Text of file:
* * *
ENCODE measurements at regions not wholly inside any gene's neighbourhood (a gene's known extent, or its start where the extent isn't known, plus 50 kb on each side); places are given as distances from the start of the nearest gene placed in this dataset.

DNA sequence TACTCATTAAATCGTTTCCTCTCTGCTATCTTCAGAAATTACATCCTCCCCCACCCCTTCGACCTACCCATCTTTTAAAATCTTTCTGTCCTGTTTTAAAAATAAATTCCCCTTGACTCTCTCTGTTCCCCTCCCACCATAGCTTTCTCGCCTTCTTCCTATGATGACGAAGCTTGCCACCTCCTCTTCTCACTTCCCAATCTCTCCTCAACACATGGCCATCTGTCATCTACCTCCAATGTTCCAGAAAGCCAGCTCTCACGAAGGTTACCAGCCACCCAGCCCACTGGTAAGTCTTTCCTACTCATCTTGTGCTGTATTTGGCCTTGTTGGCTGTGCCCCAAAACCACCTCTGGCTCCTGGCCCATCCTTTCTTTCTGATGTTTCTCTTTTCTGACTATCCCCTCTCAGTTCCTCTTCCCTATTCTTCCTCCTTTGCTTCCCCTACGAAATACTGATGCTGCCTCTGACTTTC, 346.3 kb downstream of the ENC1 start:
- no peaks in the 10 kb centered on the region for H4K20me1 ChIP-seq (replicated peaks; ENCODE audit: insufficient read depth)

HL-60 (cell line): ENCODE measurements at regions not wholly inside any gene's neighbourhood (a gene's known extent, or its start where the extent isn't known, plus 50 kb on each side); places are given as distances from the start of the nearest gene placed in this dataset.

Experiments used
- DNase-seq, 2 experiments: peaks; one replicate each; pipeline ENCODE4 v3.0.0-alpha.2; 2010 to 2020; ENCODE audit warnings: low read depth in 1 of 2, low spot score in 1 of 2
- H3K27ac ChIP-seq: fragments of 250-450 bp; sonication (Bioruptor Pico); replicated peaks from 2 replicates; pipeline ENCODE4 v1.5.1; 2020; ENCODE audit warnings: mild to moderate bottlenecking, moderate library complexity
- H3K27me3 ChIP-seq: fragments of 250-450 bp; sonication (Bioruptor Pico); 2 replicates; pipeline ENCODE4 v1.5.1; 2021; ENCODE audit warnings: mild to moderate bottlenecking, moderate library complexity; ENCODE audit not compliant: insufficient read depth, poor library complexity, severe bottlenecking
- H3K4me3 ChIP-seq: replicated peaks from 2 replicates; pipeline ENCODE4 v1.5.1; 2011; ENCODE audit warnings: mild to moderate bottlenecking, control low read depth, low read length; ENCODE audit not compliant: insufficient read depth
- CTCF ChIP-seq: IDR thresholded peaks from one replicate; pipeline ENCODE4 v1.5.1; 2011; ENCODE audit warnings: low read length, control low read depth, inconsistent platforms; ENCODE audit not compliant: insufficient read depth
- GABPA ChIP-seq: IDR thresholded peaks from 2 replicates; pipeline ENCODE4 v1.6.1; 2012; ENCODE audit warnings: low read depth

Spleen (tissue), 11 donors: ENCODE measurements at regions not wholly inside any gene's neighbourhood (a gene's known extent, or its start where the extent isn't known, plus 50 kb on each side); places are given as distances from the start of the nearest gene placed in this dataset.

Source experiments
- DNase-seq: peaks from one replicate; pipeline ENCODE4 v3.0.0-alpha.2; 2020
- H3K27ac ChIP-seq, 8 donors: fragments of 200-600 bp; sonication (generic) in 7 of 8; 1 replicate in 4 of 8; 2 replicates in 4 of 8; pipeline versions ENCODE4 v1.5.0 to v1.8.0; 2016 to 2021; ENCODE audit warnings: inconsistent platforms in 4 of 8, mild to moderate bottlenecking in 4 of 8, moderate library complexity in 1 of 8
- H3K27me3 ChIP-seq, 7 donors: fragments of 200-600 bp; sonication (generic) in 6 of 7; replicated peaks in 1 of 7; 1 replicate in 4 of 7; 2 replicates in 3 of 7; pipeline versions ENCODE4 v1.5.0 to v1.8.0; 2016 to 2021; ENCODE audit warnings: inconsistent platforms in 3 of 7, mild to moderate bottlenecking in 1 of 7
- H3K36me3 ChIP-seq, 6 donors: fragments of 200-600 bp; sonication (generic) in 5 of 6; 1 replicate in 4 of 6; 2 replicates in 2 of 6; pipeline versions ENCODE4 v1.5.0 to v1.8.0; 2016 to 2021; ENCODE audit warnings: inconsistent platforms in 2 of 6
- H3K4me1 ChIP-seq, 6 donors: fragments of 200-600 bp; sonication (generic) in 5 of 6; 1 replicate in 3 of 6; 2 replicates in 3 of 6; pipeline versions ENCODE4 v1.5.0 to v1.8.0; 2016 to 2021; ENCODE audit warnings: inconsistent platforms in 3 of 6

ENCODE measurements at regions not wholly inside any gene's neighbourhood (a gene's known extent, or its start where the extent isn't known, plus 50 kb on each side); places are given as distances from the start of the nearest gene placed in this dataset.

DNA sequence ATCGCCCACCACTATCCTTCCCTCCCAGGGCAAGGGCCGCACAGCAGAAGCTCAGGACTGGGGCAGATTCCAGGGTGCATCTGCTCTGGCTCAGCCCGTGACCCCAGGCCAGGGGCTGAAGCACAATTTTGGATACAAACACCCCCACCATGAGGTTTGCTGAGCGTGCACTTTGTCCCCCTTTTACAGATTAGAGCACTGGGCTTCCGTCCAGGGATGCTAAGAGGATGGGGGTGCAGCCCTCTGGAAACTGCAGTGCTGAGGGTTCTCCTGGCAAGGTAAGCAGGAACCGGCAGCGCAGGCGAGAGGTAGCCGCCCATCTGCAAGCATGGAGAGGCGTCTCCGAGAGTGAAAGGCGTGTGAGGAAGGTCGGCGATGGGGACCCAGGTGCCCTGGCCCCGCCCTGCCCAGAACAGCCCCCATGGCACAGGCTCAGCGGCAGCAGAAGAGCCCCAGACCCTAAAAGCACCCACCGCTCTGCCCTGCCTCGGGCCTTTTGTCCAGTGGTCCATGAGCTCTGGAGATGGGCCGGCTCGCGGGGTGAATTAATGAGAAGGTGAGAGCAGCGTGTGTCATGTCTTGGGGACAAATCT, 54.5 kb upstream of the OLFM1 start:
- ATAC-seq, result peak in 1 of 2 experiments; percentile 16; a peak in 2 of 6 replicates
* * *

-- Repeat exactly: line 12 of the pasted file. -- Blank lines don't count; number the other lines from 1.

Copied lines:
Spleen (tissue), 11 donors: ENCODE measurements at regions not wholly inside any gene's neighbourhood (a gene's known extent, or its start where the extent isn't known, plus 50 kb on each side); places are given as distances from the start of the nearest gene placed in this dataset.